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‘Gone With the Wind’ is back on HBO Max with a new disclaimer about slavery

HBO Max adds new videos to talk about slavery and the context of the film

Clark Gable and Vivien Leigh star in the 1939 movie “Gone With the Wind.”
Clark Gable and Vivien Leigh star in the 1939 movie “Gone With the Wind.”
Warner Home Video

“Gone With the Wind” has returned to HBO Max with a new disclaimer that warns the film “denies the horrors of slavery.”

What’s going on?

  • Earlier in June, HBO Max removed “Gone With the Wind” from its streaming service after criticism of the film’s racist depictions, which I wrote about for the Deseret News.
  • John Ridley — the Oscar-winning screenwriter for “12 Years a Slave” — penned an opinion piece for The Los Angeles Times in which he said “Gone With the Wind” was “a film that, when it is not ignoring the horrors of slavery, pauses only to perpetuate some of the most painful stereotypes of people of color.”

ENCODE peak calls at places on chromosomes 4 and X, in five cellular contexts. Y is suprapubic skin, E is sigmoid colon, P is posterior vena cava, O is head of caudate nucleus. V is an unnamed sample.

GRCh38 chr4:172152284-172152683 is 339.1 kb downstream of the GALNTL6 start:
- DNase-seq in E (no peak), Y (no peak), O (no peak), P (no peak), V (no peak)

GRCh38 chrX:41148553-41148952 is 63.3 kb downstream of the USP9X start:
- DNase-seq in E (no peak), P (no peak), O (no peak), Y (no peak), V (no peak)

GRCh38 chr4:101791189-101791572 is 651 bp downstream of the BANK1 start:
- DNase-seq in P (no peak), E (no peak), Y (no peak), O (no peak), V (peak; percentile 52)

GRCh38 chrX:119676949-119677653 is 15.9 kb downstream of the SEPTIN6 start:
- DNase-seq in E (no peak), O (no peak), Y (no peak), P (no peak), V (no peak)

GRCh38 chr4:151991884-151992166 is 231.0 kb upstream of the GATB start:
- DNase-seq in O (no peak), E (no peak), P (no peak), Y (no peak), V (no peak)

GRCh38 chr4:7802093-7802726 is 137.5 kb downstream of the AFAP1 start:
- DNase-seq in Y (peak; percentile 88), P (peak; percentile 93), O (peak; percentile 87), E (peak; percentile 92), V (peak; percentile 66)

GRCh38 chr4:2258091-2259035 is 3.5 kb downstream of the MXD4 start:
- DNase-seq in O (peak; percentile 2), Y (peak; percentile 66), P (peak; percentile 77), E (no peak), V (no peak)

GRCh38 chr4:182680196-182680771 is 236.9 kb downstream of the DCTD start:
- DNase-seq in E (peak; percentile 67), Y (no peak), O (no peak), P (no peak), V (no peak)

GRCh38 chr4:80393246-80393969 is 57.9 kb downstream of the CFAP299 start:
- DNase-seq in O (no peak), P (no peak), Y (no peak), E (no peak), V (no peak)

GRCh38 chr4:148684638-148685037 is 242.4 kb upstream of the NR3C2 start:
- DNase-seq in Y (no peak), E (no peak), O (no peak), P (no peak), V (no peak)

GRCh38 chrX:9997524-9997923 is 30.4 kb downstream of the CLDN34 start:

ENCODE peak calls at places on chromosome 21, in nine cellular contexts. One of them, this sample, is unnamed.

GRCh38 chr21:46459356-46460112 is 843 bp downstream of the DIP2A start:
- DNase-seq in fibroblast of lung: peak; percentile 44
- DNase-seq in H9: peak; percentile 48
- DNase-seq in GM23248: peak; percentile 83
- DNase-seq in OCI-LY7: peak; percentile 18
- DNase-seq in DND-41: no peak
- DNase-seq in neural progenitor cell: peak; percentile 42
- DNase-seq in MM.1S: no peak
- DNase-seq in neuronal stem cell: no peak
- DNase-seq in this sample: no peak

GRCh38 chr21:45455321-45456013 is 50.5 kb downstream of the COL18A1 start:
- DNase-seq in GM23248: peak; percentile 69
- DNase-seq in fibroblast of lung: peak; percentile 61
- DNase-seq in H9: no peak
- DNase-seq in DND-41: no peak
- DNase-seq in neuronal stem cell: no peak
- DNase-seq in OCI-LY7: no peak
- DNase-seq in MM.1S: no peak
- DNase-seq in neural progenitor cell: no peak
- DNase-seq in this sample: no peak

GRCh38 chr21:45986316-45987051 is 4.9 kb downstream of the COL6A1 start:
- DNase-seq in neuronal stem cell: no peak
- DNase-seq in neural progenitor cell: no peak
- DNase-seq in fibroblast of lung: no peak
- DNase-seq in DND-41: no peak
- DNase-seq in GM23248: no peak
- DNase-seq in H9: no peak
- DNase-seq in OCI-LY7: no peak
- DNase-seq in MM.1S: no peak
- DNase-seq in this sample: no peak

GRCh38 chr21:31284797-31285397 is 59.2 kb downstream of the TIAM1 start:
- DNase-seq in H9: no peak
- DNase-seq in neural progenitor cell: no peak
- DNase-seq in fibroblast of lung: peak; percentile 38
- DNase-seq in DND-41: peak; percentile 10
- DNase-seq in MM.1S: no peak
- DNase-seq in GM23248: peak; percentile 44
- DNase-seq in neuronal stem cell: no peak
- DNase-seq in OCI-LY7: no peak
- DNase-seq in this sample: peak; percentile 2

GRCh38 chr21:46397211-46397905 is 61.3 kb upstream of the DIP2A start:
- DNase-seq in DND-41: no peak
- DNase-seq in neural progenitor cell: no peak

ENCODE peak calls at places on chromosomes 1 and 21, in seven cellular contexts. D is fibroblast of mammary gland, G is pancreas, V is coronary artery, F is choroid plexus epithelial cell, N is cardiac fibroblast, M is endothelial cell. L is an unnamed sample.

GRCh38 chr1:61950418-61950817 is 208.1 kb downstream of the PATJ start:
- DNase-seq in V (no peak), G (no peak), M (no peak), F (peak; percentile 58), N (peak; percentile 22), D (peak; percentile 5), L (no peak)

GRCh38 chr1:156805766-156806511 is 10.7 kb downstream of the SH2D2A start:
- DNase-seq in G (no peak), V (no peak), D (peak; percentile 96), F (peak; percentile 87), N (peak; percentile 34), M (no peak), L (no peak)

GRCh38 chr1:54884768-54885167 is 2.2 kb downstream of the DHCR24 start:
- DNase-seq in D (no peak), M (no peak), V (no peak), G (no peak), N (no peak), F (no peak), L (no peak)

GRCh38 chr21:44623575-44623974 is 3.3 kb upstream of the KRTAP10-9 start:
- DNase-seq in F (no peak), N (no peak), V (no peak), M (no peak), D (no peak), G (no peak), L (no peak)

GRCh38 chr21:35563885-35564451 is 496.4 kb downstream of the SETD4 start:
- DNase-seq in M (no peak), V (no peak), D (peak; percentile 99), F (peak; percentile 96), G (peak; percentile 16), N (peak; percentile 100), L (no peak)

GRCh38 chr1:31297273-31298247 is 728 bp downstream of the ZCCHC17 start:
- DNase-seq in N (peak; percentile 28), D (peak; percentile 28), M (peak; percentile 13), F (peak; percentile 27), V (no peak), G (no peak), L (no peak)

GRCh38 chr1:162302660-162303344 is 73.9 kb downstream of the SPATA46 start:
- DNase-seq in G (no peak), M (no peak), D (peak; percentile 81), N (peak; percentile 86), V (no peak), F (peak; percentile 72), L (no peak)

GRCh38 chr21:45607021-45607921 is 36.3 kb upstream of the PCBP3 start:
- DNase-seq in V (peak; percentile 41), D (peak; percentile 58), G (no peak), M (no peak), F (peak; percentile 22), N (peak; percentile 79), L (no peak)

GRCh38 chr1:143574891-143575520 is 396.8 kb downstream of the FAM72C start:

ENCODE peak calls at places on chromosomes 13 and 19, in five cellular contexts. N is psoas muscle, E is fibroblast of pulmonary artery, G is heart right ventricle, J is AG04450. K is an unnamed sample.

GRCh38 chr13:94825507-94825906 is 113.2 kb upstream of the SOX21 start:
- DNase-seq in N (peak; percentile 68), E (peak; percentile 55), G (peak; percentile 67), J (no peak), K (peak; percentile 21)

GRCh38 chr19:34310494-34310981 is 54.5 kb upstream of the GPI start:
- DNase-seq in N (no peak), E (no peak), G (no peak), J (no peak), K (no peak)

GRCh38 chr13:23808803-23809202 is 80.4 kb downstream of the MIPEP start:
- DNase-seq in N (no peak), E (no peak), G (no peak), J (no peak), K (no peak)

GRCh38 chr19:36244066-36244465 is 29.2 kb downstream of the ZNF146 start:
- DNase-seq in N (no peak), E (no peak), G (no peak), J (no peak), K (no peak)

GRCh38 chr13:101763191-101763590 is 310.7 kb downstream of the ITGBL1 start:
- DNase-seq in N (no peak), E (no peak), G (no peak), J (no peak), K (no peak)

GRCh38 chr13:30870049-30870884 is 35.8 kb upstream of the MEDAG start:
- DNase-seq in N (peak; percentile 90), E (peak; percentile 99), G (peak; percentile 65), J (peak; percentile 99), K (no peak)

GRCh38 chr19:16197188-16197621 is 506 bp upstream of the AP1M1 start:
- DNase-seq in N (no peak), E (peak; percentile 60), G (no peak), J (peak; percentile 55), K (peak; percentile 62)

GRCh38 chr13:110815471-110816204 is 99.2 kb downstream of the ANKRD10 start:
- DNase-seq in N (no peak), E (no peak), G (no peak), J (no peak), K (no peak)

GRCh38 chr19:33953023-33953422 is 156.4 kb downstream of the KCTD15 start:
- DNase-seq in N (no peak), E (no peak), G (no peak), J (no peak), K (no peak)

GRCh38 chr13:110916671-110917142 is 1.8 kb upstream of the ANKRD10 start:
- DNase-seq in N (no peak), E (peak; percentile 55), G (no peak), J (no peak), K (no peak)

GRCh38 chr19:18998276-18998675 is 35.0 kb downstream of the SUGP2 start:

• HBO responded (via The Verge): “These racist depictions were wrong then and are wrong today, and we felt that to keep this title up without an explanation and a denouncement of those depictions would be irresponsible.”

What’s new?

  • “Gone With the Wind” returned to HBO Max this week with two new videos that talk about the historical context of the film, The Guardian reports.
  • One video shows film scholar Jacqueline Stewart talking about how the popular film was controversial during its release.
  • The second video includes an hourlong talk about the film’s complicated legacy.

A complicated legacy forever

  • Stewart said the film will continue to be controversial in the years to come, according to CNN.
  • “Watching ‘Gone With the Wind’ can be uncomfortable, even painful,” says Stewart. “Still, it is important that classic Hollywood films are available to us in their original form for viewing and discussion.”
  • “It is not only a document of Hollywood’s racist practices of the past, but also an enduring work of popular culture that speaks directly to the racial inequalities that persist in media and society today.”